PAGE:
a.k.a. Kanon 2006
Seven years after having left the snow-covered city, Aizawa Yuuichi returns to live with his cousin Nayuki and her mother. Strangely, he has forgotten almost everything about the childhood he spent there, and only gradually, his memory returns as he meets the people he once was friends with. But there is apparently no explanation to why Yuuichi forgot almost everything – or could there have been something terrible he wanted to forget?
summary by Taleweaver
Highs: Stunningly detailed art and animation; perfect seiyuu; heart-wrenching plot
Lows: Some deus-ex-machina resolutions; lengthy finale lacks impact
Second time’s the charm? With Kanon, the answer to that question is a big “maybe”. The 2002 anime adaption of the 1999 visual novel already set the dramatic standards rather high. So did Kyoto Animation, best known for their surprise hit The Melancholy of Haruhi Suzumiya manage to surpass their predecessors of Toei Douga?
Artistically, the answer is a loud and clear “yes”. The character concepts of the 2006 series alone are a big improvement to those of 2002 (which were severely lacking in noses, for example), and the background art is much more detailed and lively than before. The quality of animation is also terrific; movements are smoother than ever before, and the entire cinematography has been kicked up several notches, especially in scene composition. Kyoto Animation have not only kept their already high standards but even improved then.
The work of the seiyuu is also nothing short of perfect. Again, the entire cast of the original visual novel was used for the series, and they seem to get better with every recording session, bringing forth all kinds of emotion from unbridled joy to deepest, darkest sorrow. With a plot as engaging and heart-wrenching as that of Kanon, that’s a necessity, of course. While the 2006 series follows a slightly different “path” than that of 2002, it still has all the twists, all the emotional impact and all the stunning revelations.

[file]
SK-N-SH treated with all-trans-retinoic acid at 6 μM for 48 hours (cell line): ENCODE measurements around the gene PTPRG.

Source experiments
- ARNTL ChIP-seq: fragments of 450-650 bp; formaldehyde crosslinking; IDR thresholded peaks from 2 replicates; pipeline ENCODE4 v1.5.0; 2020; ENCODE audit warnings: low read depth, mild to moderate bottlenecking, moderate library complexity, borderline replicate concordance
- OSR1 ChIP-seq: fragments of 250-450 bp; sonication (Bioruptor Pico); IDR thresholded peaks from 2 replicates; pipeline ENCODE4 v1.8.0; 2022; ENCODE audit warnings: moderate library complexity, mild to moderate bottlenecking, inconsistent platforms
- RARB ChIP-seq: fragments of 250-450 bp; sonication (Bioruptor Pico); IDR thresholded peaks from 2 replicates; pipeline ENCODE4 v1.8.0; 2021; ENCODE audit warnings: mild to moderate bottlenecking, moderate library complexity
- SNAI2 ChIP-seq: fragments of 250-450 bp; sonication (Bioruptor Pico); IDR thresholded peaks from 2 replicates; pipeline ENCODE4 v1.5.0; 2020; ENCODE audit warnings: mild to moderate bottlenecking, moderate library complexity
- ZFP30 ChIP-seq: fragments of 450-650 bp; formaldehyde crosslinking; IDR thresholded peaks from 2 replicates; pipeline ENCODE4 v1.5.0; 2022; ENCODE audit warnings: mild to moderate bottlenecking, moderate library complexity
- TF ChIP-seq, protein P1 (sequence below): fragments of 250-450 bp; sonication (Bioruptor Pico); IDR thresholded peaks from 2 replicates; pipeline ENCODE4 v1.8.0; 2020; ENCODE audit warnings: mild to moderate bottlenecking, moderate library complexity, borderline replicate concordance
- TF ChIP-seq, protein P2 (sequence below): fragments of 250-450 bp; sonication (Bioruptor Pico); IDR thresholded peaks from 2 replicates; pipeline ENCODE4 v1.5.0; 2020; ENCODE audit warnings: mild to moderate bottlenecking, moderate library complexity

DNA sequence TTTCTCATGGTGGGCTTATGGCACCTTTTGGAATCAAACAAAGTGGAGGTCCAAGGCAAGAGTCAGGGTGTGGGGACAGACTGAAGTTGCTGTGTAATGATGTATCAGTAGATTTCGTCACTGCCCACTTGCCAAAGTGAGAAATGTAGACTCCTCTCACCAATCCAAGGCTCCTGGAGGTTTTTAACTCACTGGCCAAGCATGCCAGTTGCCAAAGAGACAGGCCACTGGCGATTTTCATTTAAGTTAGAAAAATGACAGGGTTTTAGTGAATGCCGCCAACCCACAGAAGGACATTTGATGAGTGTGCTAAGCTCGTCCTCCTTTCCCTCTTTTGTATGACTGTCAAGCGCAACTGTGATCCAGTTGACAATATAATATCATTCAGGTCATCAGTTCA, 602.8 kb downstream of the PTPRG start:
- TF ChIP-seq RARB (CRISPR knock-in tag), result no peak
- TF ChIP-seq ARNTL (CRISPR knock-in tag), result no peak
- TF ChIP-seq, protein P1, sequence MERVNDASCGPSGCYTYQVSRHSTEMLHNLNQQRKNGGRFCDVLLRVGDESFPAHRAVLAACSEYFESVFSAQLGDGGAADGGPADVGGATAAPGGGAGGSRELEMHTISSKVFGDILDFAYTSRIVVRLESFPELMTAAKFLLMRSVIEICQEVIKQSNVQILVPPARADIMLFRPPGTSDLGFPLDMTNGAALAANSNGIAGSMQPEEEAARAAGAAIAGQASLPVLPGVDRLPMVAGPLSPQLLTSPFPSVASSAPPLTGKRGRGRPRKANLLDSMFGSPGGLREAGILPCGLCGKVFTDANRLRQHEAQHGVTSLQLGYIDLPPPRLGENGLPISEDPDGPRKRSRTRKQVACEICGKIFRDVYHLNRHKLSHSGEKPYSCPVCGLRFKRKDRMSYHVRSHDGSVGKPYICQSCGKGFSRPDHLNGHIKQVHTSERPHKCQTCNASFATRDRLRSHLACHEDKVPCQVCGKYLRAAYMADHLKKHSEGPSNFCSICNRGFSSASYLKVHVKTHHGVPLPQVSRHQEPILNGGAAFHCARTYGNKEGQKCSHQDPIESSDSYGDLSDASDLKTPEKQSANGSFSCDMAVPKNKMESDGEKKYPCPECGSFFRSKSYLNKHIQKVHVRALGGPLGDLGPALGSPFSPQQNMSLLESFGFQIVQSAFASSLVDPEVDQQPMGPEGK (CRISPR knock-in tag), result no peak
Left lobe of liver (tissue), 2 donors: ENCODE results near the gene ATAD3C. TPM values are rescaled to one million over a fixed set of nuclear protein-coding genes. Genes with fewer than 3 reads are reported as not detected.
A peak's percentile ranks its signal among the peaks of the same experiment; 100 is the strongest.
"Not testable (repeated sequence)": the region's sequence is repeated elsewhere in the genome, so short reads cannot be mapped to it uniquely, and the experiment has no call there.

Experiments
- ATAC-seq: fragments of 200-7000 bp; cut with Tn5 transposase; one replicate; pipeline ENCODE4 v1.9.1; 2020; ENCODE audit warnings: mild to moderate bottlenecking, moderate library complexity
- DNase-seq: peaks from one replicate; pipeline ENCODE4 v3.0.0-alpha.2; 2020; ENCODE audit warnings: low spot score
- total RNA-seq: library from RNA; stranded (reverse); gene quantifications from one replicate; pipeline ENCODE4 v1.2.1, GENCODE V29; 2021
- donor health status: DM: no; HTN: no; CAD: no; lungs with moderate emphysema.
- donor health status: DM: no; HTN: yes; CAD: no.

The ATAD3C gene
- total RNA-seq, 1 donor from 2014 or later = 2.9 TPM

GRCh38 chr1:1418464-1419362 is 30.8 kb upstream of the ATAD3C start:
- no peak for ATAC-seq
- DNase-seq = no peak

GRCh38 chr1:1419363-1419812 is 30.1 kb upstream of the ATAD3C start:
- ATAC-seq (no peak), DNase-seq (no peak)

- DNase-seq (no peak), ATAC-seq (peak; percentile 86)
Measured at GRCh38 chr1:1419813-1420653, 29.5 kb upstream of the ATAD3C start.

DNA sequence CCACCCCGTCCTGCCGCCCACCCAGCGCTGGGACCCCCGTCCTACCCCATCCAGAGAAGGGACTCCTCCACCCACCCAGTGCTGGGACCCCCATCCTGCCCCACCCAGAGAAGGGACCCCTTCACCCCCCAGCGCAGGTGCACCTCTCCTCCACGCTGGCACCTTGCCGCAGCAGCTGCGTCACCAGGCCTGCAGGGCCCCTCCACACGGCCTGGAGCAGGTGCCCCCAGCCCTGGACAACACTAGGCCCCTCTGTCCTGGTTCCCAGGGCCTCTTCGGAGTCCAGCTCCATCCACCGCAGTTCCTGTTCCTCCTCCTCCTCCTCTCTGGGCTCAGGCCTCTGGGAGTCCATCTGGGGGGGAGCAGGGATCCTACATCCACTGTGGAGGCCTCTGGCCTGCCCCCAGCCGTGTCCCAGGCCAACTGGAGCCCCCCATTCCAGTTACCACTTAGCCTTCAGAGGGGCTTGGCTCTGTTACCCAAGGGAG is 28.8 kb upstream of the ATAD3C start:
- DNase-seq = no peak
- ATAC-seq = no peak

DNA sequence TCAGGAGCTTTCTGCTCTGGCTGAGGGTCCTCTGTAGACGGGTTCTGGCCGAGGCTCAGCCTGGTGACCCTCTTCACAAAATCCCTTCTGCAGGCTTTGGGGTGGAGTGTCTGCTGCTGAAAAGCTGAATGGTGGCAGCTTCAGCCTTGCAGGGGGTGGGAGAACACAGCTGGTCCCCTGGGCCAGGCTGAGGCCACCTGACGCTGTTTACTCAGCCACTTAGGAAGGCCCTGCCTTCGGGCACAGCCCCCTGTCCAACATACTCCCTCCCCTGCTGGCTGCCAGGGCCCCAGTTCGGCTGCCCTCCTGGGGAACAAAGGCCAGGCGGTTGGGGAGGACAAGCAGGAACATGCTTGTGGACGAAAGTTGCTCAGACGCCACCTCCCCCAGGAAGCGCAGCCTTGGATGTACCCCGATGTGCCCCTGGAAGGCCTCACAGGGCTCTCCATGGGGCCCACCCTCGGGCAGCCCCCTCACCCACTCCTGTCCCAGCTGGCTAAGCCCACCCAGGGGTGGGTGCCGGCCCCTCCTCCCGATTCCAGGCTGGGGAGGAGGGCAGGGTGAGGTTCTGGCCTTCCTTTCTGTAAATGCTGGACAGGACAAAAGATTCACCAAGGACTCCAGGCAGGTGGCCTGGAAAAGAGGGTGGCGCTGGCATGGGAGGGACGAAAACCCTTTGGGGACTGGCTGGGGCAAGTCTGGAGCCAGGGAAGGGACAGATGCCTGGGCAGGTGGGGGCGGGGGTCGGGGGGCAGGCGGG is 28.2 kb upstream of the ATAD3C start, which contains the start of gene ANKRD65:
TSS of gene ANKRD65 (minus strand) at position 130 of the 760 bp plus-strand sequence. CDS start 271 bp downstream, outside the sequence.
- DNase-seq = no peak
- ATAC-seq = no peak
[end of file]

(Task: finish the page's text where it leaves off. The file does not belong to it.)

Or rather, almost all the stunning revelations of the original visual novel. While the 2002 anime series softened up a few of the “endings” to make them more suitable for younger viewers, the newer production tries to find a balance between showing the “full story” and still bring everything to a positive conclusion. Unfortunately, it does so by resorting to deus-ex-machina solutions not once but twice, and they both don’t really feel satisfying. Also, the finale of Kanon is drawn out too long – it spans almost an entire episode where it could be resolved much faster and more satisfyingly with an already introduced plot device. I would have wished for an ending that affects me more strongly than that.
On the technical side, the 2006 Kanon easily surpasses that of 2002. The longer series also allows for more character interaction, more story development, more emotional moments and, of course, more funny and light-hearted scenes to contrast the sometimes bitter drama. It doesn’t take full advantage of these improvements, unfortunately, and a few plot resolutions leave a bad taste in your mouth. In my opinion, the 2002 series was a little more concise and had the better ending. But if you prefer your anime crisp and shiny, the new Kanon isn’t far behind.